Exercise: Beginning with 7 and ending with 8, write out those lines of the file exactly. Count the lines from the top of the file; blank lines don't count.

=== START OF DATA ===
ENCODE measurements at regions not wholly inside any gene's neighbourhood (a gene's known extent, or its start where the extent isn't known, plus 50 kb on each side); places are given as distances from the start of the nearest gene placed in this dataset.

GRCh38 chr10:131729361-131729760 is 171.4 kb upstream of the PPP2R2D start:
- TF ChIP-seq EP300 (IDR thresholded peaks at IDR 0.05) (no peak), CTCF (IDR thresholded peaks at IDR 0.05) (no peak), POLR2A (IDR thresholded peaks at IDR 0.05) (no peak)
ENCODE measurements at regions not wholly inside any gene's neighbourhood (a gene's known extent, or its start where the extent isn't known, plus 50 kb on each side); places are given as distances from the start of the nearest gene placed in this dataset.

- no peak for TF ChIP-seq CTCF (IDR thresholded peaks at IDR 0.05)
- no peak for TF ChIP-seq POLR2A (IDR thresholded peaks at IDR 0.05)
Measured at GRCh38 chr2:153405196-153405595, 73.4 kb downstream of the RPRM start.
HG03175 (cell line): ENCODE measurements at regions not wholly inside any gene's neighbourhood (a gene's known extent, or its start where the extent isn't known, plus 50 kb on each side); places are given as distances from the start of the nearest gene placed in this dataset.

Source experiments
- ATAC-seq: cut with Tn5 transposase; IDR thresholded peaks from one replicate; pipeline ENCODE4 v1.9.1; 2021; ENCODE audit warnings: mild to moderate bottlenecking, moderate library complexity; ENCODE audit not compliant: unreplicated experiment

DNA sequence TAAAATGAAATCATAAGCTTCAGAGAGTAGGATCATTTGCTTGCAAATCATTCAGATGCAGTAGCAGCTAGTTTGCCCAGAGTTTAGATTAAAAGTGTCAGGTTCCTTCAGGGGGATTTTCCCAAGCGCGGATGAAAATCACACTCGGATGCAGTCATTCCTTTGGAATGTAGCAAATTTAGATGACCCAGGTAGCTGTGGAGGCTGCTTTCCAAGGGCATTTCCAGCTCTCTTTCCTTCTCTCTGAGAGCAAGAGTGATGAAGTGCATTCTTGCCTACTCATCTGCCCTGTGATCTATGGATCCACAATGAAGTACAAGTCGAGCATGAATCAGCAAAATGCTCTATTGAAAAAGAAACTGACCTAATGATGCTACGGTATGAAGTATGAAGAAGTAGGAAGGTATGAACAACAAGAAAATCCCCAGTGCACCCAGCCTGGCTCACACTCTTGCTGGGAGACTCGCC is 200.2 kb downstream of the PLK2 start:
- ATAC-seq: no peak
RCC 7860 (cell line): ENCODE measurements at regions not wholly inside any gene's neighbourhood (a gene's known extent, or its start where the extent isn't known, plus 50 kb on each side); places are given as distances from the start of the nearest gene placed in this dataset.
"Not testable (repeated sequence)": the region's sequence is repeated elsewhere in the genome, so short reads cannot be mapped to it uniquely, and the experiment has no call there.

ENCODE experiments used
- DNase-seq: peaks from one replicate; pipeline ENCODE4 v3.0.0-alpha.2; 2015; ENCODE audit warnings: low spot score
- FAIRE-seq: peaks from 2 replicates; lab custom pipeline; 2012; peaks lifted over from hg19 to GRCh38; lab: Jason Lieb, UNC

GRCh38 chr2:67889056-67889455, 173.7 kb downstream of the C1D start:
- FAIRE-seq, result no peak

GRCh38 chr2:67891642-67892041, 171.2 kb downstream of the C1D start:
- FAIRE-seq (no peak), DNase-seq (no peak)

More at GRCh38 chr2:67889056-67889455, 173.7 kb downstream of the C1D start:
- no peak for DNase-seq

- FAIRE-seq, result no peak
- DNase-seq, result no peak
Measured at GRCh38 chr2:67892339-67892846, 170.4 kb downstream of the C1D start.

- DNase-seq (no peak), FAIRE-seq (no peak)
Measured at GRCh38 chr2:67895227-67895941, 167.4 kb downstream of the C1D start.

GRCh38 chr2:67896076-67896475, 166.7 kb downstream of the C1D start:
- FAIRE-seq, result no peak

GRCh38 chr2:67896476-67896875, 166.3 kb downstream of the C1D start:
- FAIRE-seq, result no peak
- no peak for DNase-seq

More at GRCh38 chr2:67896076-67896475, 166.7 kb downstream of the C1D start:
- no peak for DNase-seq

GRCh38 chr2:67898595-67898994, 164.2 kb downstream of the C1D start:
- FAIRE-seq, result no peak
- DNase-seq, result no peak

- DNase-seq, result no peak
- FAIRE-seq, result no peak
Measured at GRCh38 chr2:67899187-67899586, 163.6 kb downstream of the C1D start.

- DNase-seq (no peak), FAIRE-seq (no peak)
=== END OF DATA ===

Measured at GRCh38 chr2:153405196-153405595, 73.4 kb downstream of the RPRM start.
HG03175 (cell line): ENCODE measurements at regions not wholly inside any gene's neighbourhood (a gene's known extent, or its start where the extent isn't known, plus 50 kb on each side); places are given as distances from the start of the nearest gene placed in this dataset.